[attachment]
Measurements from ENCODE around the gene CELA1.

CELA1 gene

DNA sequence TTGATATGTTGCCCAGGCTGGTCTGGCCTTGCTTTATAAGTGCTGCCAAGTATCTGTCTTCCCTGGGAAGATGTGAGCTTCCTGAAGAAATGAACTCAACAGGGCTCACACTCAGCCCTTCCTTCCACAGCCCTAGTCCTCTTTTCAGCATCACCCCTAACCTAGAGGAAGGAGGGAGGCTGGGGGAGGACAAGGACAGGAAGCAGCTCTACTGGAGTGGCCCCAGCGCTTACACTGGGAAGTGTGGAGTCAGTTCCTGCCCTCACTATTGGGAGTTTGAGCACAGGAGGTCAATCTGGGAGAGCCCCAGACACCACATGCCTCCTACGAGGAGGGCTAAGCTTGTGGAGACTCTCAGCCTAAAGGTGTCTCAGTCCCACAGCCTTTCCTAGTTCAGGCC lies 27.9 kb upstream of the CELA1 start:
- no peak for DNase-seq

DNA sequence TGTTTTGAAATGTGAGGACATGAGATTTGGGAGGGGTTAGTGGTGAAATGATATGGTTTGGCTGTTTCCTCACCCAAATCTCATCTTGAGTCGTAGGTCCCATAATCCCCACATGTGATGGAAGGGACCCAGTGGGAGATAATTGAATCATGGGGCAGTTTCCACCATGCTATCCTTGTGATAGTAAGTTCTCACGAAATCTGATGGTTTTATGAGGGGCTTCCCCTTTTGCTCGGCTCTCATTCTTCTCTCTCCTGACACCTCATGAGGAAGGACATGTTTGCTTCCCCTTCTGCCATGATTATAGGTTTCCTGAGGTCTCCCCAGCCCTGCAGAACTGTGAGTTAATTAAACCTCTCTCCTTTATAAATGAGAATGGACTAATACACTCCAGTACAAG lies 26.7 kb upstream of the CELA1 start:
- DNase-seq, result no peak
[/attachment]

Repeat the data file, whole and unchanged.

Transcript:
Measurements from ENCODE around the gene CELA1.

CELA1 gene

DNA sequence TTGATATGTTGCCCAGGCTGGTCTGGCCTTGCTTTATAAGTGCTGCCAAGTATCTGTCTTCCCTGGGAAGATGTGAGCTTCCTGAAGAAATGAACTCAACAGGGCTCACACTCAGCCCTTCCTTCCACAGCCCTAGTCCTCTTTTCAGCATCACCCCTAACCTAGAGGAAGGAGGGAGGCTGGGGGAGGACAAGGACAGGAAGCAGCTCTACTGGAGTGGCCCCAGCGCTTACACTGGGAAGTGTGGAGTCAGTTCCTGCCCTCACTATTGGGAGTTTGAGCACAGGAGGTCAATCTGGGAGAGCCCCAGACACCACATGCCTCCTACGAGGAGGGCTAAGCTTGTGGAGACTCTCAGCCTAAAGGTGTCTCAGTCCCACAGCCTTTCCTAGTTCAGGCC lies 27.9 kb upstream of the CELA1 start:
- no peak for DNase-seq

DNA sequence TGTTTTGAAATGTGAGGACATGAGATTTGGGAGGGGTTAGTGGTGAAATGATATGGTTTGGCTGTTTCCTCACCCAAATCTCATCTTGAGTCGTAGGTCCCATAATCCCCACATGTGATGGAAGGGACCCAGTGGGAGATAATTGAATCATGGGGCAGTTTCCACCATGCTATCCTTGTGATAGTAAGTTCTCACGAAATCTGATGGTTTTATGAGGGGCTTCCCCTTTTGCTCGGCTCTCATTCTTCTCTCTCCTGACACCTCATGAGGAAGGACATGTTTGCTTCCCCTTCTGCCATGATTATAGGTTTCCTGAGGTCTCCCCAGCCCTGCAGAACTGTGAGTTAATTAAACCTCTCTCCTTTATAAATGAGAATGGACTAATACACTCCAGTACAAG lies 26.7 kb upstream of the CELA1 start:
- DNase-seq, result no peak